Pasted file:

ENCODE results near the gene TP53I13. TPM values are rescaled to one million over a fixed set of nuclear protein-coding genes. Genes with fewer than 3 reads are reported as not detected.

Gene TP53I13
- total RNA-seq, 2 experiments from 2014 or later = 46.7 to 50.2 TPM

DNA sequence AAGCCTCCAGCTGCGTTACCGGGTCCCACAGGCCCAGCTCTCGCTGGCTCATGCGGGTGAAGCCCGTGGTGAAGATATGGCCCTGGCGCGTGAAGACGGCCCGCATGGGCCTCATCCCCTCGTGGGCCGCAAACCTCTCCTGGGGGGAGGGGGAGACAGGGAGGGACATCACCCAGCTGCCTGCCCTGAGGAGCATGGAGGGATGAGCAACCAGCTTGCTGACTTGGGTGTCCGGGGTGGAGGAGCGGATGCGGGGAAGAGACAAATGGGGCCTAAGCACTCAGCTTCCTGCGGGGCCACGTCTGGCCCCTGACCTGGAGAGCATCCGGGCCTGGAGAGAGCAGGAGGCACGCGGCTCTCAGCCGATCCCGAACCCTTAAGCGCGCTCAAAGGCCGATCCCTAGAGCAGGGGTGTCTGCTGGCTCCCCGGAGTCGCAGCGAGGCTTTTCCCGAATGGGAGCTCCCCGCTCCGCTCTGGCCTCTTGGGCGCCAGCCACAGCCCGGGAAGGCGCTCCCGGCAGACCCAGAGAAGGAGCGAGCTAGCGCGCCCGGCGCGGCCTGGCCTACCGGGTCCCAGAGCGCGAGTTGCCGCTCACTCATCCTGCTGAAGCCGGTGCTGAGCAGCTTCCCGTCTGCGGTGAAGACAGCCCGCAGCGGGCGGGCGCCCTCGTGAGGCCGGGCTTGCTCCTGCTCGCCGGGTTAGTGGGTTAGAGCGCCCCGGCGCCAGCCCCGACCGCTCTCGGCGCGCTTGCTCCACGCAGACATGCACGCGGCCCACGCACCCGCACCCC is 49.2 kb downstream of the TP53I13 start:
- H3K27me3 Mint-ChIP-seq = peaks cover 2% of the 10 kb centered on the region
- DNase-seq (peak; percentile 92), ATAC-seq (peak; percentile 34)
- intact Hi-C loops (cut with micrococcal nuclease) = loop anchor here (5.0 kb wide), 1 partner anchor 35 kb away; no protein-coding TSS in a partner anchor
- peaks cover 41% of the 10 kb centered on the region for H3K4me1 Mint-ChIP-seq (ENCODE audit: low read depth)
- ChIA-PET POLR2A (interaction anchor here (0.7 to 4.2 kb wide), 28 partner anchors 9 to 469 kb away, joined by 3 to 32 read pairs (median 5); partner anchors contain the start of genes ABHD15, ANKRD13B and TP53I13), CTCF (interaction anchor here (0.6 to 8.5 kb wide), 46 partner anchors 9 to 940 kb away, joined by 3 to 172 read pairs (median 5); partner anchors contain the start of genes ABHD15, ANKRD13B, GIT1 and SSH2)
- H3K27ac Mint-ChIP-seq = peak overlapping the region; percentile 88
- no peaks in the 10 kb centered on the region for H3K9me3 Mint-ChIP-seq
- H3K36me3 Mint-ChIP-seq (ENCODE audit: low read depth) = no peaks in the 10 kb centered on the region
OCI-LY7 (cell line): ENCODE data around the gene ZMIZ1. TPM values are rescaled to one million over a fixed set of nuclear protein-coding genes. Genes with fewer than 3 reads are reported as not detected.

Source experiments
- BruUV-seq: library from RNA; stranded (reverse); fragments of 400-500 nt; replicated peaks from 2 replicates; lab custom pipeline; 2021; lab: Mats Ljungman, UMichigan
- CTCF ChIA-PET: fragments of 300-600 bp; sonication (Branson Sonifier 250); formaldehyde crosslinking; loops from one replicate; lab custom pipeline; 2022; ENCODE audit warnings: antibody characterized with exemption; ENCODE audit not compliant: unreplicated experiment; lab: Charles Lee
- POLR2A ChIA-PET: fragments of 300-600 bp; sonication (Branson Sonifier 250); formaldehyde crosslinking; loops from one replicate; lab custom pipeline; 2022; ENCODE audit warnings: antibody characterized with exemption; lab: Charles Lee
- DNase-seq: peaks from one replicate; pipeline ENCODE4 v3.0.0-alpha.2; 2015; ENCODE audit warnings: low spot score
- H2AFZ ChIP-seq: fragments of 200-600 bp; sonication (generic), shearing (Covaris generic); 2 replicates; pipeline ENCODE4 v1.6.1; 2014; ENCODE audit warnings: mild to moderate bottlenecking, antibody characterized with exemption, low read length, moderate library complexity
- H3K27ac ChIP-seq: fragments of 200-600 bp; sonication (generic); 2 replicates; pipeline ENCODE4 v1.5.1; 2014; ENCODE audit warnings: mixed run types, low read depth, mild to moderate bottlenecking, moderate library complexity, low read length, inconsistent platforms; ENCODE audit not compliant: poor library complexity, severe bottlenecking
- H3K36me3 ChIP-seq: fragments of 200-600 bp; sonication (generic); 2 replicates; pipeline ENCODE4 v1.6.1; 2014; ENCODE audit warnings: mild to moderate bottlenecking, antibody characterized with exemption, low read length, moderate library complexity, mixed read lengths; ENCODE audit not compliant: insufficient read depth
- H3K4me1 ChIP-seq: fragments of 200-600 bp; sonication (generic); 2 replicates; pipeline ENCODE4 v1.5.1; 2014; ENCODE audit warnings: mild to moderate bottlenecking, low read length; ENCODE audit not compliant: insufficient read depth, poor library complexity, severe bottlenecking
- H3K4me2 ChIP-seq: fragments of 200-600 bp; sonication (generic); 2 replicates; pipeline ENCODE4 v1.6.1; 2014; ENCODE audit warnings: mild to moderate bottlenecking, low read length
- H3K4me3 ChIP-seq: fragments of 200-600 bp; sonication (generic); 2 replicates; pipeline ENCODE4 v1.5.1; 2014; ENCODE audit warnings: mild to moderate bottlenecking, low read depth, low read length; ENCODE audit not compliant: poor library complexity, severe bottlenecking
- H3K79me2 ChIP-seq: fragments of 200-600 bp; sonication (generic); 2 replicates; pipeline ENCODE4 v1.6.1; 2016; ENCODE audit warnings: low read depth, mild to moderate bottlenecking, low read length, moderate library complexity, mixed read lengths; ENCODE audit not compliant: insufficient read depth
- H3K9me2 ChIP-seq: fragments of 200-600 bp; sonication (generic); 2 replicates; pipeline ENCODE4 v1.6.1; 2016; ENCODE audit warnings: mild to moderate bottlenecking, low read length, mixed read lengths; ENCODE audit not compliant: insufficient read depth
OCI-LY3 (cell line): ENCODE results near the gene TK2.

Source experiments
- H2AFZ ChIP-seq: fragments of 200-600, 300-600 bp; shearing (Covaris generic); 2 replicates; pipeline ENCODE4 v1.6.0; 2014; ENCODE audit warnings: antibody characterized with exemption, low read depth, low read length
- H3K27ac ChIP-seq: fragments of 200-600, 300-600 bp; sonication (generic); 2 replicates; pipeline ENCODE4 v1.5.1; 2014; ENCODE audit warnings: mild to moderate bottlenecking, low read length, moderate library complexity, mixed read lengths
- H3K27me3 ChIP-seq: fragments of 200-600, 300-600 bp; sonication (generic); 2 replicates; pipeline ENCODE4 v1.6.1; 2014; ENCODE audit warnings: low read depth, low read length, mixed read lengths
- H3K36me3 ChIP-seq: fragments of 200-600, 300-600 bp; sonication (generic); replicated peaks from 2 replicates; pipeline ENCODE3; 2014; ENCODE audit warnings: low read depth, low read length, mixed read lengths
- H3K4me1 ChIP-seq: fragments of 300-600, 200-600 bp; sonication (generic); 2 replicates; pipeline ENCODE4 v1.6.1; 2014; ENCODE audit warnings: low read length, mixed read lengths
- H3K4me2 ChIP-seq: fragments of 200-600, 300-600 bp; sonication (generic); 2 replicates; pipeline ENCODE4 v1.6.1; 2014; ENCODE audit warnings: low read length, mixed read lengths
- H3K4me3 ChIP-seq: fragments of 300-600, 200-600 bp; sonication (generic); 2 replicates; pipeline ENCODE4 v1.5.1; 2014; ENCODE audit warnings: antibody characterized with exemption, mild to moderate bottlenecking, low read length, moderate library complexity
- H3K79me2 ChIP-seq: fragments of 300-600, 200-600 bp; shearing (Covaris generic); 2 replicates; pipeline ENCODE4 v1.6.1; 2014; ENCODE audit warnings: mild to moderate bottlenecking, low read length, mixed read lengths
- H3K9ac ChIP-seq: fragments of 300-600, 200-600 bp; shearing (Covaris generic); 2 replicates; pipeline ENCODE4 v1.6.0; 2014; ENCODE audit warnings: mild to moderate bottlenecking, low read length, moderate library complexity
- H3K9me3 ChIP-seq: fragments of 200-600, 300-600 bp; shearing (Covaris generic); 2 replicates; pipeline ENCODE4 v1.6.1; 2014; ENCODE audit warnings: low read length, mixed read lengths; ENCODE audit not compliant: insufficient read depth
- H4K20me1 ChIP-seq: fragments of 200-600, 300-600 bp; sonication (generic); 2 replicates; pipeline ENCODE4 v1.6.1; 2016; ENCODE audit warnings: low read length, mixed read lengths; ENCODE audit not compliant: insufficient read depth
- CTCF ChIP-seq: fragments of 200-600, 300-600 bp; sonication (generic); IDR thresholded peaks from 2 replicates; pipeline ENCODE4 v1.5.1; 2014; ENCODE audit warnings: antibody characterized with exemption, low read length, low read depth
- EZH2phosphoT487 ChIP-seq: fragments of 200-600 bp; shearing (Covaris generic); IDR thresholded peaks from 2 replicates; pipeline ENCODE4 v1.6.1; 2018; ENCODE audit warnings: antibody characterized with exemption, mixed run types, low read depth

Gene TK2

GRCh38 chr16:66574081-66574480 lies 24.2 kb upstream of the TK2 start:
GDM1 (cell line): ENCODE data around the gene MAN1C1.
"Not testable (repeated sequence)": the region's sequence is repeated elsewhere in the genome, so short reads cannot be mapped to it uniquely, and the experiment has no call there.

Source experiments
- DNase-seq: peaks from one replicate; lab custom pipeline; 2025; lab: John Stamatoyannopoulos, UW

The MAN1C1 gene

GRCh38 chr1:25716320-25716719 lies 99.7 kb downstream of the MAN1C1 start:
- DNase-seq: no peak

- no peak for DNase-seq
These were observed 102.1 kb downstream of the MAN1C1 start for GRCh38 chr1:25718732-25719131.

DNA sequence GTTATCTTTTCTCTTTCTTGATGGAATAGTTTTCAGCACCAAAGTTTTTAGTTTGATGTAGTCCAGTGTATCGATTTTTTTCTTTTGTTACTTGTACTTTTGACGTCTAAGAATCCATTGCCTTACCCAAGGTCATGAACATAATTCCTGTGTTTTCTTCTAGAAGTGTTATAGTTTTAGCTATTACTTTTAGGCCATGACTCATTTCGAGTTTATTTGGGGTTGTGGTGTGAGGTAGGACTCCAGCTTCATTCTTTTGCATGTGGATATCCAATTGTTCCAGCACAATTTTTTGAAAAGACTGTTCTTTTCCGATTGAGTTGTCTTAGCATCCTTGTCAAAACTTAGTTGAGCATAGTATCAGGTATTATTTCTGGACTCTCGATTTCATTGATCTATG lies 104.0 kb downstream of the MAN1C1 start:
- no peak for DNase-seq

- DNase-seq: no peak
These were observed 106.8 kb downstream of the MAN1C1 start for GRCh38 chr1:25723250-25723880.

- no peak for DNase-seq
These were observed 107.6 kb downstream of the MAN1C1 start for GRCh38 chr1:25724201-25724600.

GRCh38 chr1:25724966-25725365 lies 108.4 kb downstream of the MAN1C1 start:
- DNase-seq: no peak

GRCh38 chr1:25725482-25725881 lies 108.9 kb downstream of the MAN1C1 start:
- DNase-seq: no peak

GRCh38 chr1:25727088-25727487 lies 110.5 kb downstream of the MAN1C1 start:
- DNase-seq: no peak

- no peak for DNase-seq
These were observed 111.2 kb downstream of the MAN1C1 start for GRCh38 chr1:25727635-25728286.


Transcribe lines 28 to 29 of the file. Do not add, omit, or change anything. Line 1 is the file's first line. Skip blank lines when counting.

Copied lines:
Source experiments
- H2AFZ ChIP-seq: fragments of 200-600, 300-600 bp; shearing (Covaris generic); 2 replicates; pipeline ENCODE4 v1.6.0; 2014; ENCODE audit warnings: antibody characterized with exemption, low read depth, low read length